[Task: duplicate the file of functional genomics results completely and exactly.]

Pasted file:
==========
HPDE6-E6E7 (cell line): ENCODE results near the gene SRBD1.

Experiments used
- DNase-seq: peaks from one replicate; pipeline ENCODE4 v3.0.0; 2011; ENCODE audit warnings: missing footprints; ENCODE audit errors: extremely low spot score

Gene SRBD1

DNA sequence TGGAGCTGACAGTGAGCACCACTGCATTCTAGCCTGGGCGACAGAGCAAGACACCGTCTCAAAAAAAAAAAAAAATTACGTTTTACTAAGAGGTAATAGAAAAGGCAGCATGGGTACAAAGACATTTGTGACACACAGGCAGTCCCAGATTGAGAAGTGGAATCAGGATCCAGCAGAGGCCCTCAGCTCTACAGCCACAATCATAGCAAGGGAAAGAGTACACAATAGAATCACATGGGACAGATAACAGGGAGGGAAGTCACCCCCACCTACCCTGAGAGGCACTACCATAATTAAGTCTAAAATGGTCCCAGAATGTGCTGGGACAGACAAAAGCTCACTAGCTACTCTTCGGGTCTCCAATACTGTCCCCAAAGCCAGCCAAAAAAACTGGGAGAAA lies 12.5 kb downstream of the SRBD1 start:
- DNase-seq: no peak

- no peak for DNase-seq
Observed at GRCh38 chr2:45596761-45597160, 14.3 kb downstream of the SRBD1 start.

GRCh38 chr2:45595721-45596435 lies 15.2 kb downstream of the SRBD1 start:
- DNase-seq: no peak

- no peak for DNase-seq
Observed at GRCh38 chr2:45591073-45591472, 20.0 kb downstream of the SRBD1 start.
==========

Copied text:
HPDE6-E6E7 (cell line): ENCODE results near the gene SRBD1.

Experiments used
- DNase-seq: peaks from one replicate; pipeline ENCODE4 v3.0.0; 2011; ENCODE audit warnings: missing footprints; ENCODE audit errors: extremely low spot score

Gene SRBD1

DNA sequence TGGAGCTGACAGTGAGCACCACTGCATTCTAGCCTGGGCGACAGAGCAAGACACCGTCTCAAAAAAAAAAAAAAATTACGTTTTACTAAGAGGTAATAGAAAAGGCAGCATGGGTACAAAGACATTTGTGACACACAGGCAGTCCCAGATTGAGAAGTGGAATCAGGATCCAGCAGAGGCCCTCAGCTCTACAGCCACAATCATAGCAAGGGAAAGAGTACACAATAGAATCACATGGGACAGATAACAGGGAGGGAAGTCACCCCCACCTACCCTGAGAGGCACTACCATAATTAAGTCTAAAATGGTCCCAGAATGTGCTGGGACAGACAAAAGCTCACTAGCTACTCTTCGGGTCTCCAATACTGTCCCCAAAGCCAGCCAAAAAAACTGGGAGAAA lies 12.5 kb downstream of the SRBD1 start:
- DNase-seq: no peak

- no peak for DNase-seq
Observed at GRCh38 chr2:45596761-45597160, 14.3 kb downstream of the SRBD1 start.

GRCh38 chr2:45595721-45596435 lies 15.2 kb downstream of the SRBD1 start:
- DNase-seq: no peak

- no peak for DNase-seq
Observed at GRCh38 chr2:45591073-45591472, 20.0 kb downstream of the SRBD1 start.